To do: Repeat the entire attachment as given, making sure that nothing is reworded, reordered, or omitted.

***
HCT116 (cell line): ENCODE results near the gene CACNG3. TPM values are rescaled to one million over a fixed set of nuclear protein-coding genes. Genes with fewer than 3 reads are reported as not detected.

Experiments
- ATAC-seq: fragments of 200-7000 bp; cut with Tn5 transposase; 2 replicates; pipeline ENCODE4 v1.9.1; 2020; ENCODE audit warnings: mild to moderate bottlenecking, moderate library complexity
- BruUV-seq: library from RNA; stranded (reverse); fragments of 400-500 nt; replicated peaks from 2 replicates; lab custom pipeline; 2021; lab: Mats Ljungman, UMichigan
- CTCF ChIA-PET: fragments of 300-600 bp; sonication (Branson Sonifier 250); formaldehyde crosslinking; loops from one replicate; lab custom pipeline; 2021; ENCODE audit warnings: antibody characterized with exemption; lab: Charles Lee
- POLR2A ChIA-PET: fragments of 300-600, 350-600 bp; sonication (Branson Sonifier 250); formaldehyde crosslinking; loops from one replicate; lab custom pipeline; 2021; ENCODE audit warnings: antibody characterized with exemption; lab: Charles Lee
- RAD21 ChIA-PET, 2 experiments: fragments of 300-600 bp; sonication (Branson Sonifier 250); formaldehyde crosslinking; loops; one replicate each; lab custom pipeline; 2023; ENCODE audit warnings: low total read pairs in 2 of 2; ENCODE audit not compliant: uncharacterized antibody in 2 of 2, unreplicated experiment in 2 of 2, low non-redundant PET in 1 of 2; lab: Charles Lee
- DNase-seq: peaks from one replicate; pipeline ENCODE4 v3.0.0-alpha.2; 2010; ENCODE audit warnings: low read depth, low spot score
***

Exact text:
HCT116 (cell line): ENCODE results near the gene CACNG3. TPM values are rescaled to one million over a fixed set of nuclear protein-coding genes. Genes with fewer than 3 reads are reported as not detected.

Experiments
- ATAC-seq: fragments of 200-7000 bp; cut with Tn5 transposase; 2 replicates; pipeline ENCODE4 v1.9.1; 2020; ENCODE audit warnings: mild to moderate bottlenecking, moderate library complexity
- BruUV-seq: library from RNA; stranded (reverse); fragments of 400-500 nt; replicated peaks from 2 replicates; lab custom pipeline; 2021; lab: Mats Ljungman, UMichigan
- CTCF ChIA-PET: fragments of 300-600 bp; sonication (Branson Sonifier 250); formaldehyde crosslinking; loops from one replicate; lab custom pipeline; 2021; ENCODE audit warnings: antibody characterized with exemption; lab: Charles Lee
- POLR2A ChIA-PET: fragments of 300-600, 350-600 bp; sonication (Branson Sonifier 250); formaldehyde crosslinking; loops from one replicate; lab custom pipeline; 2021; ENCODE audit warnings: antibody characterized with exemption; lab: Charles Lee
- RAD21 ChIA-PET, 2 experiments: fragments of 300-600 bp; sonication (Branson Sonifier 250); formaldehyde crosslinking; loops; one replicate each; lab custom pipeline; 2023; ENCODE audit warnings: low total read pairs in 2 of 2; ENCODE audit not compliant: uncharacterized antibody in 2 of 2, unreplicated experiment in 2 of 2, low non-redundant PET in 1 of 2; lab: Charles Lee
- DNase-seq: peaks from one replicate; pipeline ENCODE4 v3.0.0-alpha.2; 2010; ENCODE audit warnings: low read depth, low spot score